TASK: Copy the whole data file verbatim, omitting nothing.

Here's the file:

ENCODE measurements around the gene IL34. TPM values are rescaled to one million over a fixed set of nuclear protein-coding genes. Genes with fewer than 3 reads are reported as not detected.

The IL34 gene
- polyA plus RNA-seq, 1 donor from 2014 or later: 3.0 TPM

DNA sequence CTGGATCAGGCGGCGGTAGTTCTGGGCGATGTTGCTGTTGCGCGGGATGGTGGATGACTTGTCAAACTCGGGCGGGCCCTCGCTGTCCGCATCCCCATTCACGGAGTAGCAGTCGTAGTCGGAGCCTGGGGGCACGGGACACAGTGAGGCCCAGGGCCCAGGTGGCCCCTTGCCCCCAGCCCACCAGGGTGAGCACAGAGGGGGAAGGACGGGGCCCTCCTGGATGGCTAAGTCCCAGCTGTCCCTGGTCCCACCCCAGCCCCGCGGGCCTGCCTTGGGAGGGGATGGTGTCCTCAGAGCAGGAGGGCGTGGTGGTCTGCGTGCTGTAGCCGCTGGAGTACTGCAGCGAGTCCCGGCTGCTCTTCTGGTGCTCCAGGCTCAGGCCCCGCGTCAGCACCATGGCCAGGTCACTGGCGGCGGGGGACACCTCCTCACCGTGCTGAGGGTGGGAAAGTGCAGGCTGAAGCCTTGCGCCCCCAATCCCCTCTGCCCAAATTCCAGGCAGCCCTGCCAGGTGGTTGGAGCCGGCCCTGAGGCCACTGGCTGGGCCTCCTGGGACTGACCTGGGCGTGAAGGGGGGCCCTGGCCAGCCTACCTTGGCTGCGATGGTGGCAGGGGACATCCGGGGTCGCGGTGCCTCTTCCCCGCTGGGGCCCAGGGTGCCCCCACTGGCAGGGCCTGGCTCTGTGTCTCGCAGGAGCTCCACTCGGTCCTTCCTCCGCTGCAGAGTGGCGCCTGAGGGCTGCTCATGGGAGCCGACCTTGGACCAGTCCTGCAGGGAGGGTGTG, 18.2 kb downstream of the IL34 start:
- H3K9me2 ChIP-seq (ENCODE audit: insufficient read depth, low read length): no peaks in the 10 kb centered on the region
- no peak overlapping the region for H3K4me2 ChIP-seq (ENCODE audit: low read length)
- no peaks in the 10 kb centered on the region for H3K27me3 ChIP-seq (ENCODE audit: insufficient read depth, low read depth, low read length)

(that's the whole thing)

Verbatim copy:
ENCODE measurements around the gene IL34. TPM values are rescaled to one million over a fixed set of nuclear protein-coding genes. Genes with fewer than 3 reads are reported as not detected.

The IL34 gene
- polyA plus RNA-seq, 1 donor from 2014 or later: 3.0 TPM

DNA sequence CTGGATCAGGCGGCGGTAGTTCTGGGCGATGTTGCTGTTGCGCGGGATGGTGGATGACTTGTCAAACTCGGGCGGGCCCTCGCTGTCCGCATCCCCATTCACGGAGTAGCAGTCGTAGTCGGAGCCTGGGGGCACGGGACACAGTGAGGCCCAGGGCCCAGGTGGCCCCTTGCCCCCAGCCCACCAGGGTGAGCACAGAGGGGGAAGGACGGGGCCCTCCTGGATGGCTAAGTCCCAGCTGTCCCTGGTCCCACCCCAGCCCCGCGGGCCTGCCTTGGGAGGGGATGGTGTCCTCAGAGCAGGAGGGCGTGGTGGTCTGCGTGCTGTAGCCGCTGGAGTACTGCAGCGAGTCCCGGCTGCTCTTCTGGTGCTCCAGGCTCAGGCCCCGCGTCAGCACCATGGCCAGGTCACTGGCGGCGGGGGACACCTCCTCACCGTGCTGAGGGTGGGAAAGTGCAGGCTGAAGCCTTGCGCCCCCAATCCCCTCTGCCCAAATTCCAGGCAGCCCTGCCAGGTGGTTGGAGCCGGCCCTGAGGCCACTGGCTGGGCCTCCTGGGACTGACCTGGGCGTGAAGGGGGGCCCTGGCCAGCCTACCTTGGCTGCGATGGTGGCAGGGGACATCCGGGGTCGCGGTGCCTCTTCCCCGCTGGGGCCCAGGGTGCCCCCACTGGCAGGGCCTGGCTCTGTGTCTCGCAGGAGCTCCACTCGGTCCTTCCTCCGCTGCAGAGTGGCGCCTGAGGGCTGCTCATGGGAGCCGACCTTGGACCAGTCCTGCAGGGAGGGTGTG, 18.2 kb downstream of the IL34 start:
- H3K9me2 ChIP-seq (ENCODE audit: insufficient read depth, low read length): no peaks in the 10 kb centered on the region
- no peak overlapping the region for H3K4me2 ChIP-seq (ENCODE audit: low read length)
- no peaks in the 10 kb centered on the region for H3K27me3 ChIP-seq (ENCODE audit: insufficient read depth, low read depth, low read length)